For immunostaining of frozen sections, embryos were fixed with 4% paraformaldehyde, embedded in HistoPrep (Fisher Scientific) and sectioned in a cryostat (10 μm). Immunohistochemistry was performed using Zymed Histostain-SP anti-rabbit and phosphorylated Histone H3 polyclonal antibody (Upstate, 1:200 dilution) according to the manufacturer's instructions.
In situ hybridization
A Twist 5′ cDNA fragment excluding bHLH domain was obtained by BamHI and PstI digestion of CMV-M-Twist (Hamamori et al., 1997). This fragment was subcloned into pBluescriptSKII(+) and used as a template for synthesis of riboprobes. The Msx2 probe, consisting of the entire first exon, was amplified from a full-length mouse cDNA by PCR and cloned into the EcoRI and SalI sites of pBSKII(+). In situ hybridization probes for Runx2 and Bsp were as described (Ducy et al., 1997; Rice et al., 1999). Radioactive in situ hybridization was performed as described (Kim et al., 1998; Rice et al., 2000). Whole-mount in situ hybridization was performed as described by Hogan et al. (Hogan et al., 1994).
Restricted domains of osteogenic marker gene expression but normal levels of apoptosis in developing frontal bones of Msx2 mutant mice
Msx2 mutant mice exhibit an ossification defect in the frontal bone (Satokata et al., 2000) (Fig. 1A,B). To investigate the cellular basis of this defect, we carried out a molecular marker analysis (Figs 1, 2). We assessed the activity of the osteoblast differentiation marker, alkaline phosphatase (ALP), the expression of which commences in preosteoblasts and continues in post-proliferative ostoeblasts (Aubin et al., 1995). We also examined the expression of the bone sialoprotein (Bsp) gene, which is expressed predominantly in osteoblasts (Aubin et al., 1995). Cross-sections at the level of the defect showed that the frontal bones of P4 Msx2–/– mice were thinner than those of wild-type, littermate controls and osteogenic fronts were smaller (Fig. 1C-F). Bsp was expressed in the appropriate spatial domains coincident with mineralizing bone (Fig. 1G,H). An area in which neither marker was expressed was evident along the dorsal midline (Fig. 1D,H), corresponding to the site of the calvarial defect. We note that this unossified region did not contain a population of cells that expressed ALP and not Bsp. This finding suggested that a block in the terminal differentiation of osteoblasts was not a likely explanation for the defect. TRAP stains showed no differences in osteoclast activity in the region of the foramen, making it unlikely that a local increase in bone resorption is responsible for the defect (Fig. 1I,J).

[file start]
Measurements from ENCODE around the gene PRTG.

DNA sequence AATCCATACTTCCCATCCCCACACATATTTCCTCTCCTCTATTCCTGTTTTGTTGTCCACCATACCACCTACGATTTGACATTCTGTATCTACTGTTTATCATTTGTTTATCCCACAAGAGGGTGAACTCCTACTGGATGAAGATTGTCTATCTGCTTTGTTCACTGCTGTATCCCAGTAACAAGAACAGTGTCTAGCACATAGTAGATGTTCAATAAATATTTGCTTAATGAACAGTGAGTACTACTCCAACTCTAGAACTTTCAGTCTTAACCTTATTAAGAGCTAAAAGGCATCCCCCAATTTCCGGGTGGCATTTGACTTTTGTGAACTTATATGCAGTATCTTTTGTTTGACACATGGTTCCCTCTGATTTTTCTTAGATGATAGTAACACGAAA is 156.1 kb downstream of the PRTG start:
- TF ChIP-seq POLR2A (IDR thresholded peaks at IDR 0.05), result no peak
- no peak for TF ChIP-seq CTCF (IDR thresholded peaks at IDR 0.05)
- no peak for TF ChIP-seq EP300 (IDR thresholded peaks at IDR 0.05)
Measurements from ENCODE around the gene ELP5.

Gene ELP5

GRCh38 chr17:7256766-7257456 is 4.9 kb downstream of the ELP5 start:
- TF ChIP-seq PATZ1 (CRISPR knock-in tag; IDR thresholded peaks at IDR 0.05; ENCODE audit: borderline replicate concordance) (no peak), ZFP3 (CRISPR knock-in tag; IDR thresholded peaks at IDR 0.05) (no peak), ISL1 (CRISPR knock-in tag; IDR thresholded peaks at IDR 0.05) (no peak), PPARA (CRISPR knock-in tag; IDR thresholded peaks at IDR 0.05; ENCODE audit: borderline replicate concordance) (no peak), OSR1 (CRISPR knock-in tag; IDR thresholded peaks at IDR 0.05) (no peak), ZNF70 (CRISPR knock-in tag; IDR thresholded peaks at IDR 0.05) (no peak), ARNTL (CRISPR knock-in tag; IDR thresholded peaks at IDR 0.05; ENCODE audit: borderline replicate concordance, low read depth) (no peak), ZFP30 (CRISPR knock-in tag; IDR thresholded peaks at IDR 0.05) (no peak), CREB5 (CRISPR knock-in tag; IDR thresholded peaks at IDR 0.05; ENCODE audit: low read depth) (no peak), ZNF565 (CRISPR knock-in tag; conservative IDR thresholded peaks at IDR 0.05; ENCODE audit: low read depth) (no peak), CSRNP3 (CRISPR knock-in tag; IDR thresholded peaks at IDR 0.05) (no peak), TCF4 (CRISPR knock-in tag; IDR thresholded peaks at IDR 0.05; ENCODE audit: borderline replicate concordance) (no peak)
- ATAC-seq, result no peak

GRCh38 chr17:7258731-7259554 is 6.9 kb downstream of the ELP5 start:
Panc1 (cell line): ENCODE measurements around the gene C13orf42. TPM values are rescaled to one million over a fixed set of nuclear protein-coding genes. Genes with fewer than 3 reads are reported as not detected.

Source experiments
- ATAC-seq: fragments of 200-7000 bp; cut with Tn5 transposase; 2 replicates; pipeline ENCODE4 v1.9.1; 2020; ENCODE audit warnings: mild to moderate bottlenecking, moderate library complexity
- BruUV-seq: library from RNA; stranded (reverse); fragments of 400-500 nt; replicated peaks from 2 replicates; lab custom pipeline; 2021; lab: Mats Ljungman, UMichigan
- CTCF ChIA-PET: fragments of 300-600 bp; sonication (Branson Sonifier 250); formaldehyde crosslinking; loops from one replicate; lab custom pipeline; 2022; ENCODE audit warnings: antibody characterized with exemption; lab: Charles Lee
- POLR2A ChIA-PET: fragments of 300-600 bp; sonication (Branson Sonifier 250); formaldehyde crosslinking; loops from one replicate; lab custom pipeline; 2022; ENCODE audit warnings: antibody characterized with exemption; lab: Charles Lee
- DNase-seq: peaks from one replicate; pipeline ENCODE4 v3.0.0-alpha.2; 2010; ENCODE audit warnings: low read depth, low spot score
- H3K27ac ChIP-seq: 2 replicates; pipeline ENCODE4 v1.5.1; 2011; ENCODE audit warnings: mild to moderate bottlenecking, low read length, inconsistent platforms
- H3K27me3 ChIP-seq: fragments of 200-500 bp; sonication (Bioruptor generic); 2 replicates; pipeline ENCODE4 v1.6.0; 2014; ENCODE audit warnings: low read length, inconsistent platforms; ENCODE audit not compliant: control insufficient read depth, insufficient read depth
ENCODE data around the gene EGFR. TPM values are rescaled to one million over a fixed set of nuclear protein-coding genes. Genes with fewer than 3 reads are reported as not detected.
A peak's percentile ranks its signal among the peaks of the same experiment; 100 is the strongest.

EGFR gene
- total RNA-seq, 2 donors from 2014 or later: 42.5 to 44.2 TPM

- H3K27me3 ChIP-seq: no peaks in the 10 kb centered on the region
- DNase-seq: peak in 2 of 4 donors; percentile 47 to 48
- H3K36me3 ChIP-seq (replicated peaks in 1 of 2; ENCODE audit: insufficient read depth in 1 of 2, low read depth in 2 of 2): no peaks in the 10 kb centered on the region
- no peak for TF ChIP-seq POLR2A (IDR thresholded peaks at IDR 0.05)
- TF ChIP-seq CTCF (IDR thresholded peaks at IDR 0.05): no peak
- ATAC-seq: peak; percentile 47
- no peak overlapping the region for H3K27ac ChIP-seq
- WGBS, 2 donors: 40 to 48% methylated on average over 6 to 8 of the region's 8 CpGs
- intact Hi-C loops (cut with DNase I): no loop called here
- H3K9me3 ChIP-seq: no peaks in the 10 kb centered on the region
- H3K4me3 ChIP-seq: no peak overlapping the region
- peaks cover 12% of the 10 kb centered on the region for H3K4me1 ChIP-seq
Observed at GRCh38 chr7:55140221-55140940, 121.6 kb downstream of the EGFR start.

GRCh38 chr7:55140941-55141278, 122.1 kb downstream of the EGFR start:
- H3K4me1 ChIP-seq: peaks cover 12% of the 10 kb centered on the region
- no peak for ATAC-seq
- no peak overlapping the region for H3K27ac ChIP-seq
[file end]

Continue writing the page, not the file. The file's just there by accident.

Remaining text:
To trace the embryological origins of this deficiency in osteogenic cells, we examined marker gene expression in the frontal bone anlagen at successively earlier stages in development (Fig. 2). In whole mounts of E16.5 embryos, the domain of ALP expression was reduced in the prospective frontal bone (Fig. 2A-D; broken lines). Such a reduction was also evident at E14.5 (Fig. 2E-H) and E12.5 (Fig. 2I-L), the earliest stage that ALP expression could be detected. From cross-sections of E12.5 embryos, it was evident that the area of the ALP staining was reduced in frontal bone primordia of mutant embryos relative to littermate controls (Fig. 2M-O). Immunostaining for osteopontin, which, like ALP, is a marker of early-stage osteoblasts, also revealed a reduced domain of expression in the mutant compared with the wild type (data not shown). We also assessed the expression of the osteoblast determinant, Runx2, which is required for the transition from skeletogenic precursor cells to osteoblasts and is the earliest known marker of osteoblast differentiation (Ducy et al., 1997; Komori et al., 1997; Otto et al., 1997; Karsenty, 2001). In situ hybridization revealed that the onset of Runx2 expression in the frontal bone primordium was between E11.5 and E12.5 (Fig. 2P-S). As was the case for ALP, the domain of Runx2 expression was consistently reduced in Msx2 mutants (Fig. 2P,Q).